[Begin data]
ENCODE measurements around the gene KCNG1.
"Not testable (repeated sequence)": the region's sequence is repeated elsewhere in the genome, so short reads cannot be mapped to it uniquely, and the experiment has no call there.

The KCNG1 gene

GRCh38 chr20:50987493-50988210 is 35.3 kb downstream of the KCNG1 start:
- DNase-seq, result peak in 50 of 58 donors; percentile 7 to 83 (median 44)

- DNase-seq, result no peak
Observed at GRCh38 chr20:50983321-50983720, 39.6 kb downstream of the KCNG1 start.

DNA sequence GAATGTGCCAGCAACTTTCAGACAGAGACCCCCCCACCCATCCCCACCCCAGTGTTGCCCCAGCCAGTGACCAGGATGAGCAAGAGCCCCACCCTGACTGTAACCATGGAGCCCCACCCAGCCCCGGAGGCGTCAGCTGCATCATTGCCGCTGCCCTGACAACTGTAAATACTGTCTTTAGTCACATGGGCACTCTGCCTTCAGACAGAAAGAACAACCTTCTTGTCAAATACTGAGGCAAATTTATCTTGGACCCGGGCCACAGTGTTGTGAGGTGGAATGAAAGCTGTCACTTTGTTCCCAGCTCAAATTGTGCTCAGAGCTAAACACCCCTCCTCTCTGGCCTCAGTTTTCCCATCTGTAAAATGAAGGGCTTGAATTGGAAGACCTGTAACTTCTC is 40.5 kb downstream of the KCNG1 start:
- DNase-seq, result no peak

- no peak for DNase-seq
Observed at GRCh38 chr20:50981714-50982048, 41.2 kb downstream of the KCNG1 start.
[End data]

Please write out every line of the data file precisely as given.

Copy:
ENCODE measurements around the gene KCNG1.
"Not testable (repeated sequence)": the region's sequence is repeated elsewhere in the genome, so short reads cannot be mapped to it uniquely, and the experiment has no call there.

The KCNG1 gene

GRCh38 chr20:50987493-50988210 is 35.3 kb downstream of the KCNG1 start:
- DNase-seq, result peak in 50 of 58 donors; percentile 7 to 83 (median 44)

- DNase-seq, result no peak
Observed at GRCh38 chr20:50983321-50983720, 39.6 kb downstream of the KCNG1 start.

DNA sequence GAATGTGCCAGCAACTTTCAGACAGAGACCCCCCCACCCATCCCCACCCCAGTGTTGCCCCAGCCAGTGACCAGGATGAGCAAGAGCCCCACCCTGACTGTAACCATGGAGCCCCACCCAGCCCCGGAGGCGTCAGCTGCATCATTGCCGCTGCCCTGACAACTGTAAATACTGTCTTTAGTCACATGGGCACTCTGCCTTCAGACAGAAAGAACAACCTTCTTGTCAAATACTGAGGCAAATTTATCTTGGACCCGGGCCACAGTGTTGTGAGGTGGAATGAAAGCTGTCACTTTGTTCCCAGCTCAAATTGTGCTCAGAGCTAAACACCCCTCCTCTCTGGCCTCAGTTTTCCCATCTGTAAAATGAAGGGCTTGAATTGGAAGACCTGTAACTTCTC is 40.5 kb downstream of the KCNG1 start:
- DNase-seq, result no peak

- no peak for DNase-seq
Observed at GRCh38 chr20:50981714-50982048, 41.2 kb downstream of the KCNG1 start.